02 Foreign languages

This section thus begins with a topic which would also have fitted perfectly into the section on “Language and Writing”.

Numbers can be nicely hidden by representing them in foreign languages. One, two, three we will all get freely translated, but what about aon, M?t trà or hai, ba?

Unfortunately, there are symbol tables and search engines to help us out of such difficulties. It gets meaner when the owner has gone to the trouble of developing his own counting language.
If this consists of only the first 10 digits, you often still have some chance of getting further in the exclusion process using logic and the approximate coordinate range alone.

Keep in mind that a mystery question mark may only be 2-3 km from its hiding place (or the starting point of the cache). The searched coordinate can thus be circumscribed a little.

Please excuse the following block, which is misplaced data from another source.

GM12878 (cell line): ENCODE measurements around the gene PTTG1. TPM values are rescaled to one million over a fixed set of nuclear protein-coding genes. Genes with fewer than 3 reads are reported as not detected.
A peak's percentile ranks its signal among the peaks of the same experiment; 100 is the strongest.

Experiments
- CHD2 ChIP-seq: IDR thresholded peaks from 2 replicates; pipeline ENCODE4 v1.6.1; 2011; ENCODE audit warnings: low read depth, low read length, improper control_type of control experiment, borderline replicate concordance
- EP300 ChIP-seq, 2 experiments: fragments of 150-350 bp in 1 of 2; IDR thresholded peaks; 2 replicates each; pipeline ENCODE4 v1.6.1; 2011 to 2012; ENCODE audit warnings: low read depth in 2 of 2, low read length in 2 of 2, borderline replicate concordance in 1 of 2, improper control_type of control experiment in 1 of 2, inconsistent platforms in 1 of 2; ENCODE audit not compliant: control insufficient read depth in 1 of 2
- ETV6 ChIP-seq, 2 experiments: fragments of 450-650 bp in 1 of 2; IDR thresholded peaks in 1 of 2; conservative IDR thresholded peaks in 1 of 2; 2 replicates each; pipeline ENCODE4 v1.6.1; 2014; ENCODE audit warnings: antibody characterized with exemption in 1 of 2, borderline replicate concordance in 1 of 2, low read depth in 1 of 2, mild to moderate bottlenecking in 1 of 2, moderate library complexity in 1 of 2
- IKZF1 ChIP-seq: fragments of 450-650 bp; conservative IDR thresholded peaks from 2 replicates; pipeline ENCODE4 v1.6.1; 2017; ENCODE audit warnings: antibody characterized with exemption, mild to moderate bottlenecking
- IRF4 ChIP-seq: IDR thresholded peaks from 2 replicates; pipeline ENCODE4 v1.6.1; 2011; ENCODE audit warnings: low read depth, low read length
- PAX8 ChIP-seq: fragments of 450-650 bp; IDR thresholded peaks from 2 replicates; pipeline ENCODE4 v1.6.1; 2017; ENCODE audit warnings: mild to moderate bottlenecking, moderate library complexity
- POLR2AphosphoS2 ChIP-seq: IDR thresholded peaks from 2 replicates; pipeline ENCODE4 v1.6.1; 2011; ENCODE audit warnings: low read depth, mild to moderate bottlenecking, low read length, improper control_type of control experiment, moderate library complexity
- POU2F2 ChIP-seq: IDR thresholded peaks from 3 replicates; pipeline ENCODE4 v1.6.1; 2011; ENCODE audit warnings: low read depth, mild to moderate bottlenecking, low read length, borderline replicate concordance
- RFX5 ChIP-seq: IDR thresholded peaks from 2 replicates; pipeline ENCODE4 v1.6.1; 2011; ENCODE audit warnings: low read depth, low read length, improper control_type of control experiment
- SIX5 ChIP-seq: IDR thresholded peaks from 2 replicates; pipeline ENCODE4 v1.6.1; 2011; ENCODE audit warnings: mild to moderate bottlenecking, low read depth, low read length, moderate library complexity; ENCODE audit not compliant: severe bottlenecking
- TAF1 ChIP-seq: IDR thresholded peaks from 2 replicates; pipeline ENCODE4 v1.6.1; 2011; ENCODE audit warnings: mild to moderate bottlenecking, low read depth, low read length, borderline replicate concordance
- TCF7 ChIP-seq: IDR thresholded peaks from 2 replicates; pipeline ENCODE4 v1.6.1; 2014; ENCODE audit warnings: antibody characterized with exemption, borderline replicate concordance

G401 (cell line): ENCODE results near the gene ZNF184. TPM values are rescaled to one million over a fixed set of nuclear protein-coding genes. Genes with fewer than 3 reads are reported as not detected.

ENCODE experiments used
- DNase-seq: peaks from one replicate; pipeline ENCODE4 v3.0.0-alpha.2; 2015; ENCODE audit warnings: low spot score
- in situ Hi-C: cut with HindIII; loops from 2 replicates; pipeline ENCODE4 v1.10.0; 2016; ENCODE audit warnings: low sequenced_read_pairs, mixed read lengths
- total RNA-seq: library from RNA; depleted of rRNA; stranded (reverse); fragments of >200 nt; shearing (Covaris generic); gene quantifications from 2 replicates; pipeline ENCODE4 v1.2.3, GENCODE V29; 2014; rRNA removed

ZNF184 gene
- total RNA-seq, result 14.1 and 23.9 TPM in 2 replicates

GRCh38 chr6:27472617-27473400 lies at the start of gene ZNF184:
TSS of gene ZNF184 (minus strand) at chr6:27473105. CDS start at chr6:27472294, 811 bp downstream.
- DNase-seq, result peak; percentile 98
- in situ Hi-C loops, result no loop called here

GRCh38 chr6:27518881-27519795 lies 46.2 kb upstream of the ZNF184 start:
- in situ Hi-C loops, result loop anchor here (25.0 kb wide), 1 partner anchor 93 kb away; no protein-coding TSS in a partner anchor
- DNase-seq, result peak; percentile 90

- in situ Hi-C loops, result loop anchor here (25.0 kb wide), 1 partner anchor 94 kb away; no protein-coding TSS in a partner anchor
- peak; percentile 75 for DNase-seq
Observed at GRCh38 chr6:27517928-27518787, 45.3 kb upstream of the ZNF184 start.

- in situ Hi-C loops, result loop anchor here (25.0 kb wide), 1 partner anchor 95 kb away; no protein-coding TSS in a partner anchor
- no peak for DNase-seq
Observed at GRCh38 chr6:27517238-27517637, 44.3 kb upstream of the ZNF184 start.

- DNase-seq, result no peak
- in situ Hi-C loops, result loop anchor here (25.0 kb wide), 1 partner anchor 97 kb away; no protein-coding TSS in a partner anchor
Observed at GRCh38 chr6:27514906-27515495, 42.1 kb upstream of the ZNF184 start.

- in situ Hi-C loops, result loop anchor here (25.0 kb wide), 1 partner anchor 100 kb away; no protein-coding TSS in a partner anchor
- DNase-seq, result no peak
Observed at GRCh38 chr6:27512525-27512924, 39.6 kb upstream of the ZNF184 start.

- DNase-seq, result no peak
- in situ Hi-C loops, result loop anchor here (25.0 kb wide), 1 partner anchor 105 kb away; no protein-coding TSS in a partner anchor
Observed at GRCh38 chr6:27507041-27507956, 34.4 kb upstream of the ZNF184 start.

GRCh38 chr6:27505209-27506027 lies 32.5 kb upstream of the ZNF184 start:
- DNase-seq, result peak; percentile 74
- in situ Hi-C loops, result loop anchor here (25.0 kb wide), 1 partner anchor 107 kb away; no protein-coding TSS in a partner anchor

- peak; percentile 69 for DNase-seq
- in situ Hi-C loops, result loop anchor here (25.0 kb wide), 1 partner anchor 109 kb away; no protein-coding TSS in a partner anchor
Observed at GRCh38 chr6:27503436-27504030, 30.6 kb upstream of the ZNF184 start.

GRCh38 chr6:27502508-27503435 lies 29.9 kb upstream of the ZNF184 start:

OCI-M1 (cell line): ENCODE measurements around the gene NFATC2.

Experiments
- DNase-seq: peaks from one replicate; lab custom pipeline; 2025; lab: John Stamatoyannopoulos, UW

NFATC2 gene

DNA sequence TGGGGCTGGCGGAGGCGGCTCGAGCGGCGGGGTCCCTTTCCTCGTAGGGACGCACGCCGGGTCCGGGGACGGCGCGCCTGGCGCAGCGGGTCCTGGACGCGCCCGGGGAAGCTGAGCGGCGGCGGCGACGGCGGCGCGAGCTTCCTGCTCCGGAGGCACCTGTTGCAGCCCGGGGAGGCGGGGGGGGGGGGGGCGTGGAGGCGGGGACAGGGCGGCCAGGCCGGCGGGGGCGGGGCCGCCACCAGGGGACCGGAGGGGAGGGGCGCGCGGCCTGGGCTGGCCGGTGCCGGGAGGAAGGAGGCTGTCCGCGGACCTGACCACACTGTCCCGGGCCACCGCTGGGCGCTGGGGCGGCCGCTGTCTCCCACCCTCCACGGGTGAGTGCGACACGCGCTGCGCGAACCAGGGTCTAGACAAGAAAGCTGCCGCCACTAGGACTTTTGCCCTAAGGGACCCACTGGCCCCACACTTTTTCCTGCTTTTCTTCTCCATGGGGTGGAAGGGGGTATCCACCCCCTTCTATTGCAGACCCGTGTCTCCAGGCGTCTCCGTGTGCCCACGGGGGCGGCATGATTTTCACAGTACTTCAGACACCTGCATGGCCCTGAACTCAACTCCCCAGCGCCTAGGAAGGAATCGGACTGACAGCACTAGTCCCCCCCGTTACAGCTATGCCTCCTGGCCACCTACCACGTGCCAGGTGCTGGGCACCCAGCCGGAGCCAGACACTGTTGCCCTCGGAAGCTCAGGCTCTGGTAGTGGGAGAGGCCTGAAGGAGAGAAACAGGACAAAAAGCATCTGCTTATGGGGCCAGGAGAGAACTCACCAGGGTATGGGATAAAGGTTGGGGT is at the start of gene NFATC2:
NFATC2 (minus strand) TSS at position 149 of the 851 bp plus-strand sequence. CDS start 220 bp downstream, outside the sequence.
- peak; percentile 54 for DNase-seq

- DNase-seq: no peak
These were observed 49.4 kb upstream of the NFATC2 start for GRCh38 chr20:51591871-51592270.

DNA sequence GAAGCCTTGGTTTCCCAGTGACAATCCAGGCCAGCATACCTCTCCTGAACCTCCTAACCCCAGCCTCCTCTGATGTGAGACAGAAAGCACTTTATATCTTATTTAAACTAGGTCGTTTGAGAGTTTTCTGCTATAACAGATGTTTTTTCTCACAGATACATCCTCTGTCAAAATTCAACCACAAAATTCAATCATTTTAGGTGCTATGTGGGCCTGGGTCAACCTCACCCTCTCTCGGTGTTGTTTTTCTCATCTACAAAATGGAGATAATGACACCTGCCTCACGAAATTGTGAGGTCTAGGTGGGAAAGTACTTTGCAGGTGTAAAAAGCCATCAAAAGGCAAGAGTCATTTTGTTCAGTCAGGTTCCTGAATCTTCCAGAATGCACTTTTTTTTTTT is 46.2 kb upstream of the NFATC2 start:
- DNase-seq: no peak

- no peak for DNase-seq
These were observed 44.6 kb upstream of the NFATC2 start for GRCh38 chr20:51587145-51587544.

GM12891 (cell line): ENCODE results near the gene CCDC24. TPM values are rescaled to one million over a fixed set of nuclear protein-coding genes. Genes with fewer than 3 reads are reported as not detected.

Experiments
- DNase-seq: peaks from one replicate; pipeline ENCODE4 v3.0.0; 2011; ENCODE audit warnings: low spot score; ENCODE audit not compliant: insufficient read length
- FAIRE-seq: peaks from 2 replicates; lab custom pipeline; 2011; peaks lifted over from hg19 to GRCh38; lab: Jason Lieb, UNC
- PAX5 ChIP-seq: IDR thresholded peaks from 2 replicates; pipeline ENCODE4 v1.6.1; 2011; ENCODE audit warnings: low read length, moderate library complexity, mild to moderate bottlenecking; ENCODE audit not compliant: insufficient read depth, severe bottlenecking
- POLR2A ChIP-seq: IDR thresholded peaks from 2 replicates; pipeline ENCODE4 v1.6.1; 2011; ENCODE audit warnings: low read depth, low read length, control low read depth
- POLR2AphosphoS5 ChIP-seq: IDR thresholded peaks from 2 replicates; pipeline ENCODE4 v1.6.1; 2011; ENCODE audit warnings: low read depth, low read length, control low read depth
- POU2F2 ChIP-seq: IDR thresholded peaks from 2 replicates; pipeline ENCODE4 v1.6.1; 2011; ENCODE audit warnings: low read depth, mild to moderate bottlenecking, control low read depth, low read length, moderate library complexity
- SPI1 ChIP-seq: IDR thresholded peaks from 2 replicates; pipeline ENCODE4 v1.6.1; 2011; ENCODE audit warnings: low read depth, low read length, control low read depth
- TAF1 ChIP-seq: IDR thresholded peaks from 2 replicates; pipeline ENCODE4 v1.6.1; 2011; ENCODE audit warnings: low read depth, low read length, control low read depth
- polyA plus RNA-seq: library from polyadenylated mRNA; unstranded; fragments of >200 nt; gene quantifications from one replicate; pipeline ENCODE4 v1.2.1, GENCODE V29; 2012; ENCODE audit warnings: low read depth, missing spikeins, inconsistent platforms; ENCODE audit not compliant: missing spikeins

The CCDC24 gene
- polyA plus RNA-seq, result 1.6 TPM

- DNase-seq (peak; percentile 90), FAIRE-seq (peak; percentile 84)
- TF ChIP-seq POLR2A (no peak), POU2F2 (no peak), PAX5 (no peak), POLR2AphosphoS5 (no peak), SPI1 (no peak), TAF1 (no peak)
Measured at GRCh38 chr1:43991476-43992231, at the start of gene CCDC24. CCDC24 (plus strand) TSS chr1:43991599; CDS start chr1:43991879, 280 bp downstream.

In addition to the digits, 10s, 100s or 1,000s numeral words in foreign languages can of course also be used. These are often not so easy to find via Wikipedia and co and, in the worst case, require some powers of deduction. First of all to find out which language you are in and then how it is counted there. Often it’s like in German, where the structure of the number words is logically similar (at least behind twelve, by the way, a remnant from the time when the decimal system was not the only way of counting and people liked to use counting systems up to 12, up to the dozen. ). Twenty, twenty-one, twenty-two, thirty, thirty-one, thirty-two. Even a foreigner who does not speak German will recognise the similarities here and possibly be able to conclude that fifty-two in Latin numbers is 52. The 3, for example, whether written dree, drie, tre, tri, thrie, tres or trais, is easy to identify in almost all the examples of number words listed at Wikipedia .